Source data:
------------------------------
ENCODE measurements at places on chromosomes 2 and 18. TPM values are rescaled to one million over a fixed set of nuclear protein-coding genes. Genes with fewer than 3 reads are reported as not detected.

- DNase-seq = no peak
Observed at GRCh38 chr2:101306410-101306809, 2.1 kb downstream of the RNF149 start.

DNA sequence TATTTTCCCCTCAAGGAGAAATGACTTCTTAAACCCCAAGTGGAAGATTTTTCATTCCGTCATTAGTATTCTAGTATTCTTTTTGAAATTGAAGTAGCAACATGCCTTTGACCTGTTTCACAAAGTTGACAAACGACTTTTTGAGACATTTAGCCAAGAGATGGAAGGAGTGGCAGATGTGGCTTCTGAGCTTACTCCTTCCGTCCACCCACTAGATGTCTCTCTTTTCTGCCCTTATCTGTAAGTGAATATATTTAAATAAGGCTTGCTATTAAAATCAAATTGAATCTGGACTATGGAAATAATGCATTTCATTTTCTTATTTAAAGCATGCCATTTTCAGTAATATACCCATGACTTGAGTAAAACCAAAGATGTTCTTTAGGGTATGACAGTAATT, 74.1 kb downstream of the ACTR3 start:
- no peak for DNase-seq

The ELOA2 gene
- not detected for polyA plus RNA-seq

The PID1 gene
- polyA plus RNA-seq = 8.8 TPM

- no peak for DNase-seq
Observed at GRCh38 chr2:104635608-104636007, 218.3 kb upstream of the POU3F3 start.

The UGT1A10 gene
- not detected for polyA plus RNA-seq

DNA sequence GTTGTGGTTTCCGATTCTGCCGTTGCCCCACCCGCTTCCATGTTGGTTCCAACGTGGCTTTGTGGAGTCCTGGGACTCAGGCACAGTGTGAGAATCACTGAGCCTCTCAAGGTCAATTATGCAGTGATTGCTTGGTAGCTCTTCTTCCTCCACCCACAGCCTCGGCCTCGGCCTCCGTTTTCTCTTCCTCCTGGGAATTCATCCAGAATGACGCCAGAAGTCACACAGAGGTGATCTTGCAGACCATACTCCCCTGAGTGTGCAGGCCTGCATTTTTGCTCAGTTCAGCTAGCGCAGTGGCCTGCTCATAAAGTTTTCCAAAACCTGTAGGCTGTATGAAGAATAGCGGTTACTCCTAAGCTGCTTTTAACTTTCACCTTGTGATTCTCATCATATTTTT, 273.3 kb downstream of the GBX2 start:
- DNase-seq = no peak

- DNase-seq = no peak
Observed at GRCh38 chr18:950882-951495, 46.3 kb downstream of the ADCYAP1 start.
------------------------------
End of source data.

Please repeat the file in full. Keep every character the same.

ENCODE measurements at places on chromosomes 2 and 18. TPM values are rescaled to one million over a fixed set of nuclear protein-coding genes. Genes with fewer than 3 reads are reported as not detected.

- DNase-seq = no peak
Observed at GRCh38 chr2:101306410-101306809, 2.1 kb downstream of the RNF149 start.

DNA sequence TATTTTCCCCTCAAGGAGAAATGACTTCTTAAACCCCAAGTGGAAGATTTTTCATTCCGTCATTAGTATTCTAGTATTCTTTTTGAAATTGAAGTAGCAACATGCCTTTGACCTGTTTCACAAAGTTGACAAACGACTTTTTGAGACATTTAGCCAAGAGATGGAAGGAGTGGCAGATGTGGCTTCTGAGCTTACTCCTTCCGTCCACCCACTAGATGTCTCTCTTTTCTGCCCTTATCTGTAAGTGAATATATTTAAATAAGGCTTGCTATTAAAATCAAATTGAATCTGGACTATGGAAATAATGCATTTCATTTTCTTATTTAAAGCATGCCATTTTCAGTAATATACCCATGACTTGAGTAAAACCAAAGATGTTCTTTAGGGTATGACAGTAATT, 74.1 kb downstream of the ACTR3 start:
- no peak for DNase-seq

The ELOA2 gene
- not detected for polyA plus RNA-seq

The PID1 gene
- polyA plus RNA-seq = 8.8 TPM

- no peak for DNase-seq
Observed at GRCh38 chr2:104635608-104636007, 218.3 kb upstream of the POU3F3 start.

The UGT1A10 gene
- not detected for polyA plus RNA-seq

DNA sequence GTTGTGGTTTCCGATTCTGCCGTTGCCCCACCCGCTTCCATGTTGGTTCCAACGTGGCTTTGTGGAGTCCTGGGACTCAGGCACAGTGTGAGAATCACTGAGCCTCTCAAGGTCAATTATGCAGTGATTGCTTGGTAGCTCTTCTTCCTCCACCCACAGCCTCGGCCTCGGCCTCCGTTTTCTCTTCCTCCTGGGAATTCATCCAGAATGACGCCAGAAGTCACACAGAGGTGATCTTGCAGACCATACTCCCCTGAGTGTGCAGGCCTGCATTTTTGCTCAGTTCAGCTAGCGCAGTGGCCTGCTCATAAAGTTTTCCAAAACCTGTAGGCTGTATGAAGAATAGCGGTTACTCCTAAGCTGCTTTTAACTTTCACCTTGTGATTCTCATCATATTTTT, 273.3 kb downstream of the GBX2 start:
- DNase-seq = no peak

- DNase-seq = no peak
Observed at GRCh38 chr18:950882-951495, 46.3 kb downstream of the ADCYAP1 start.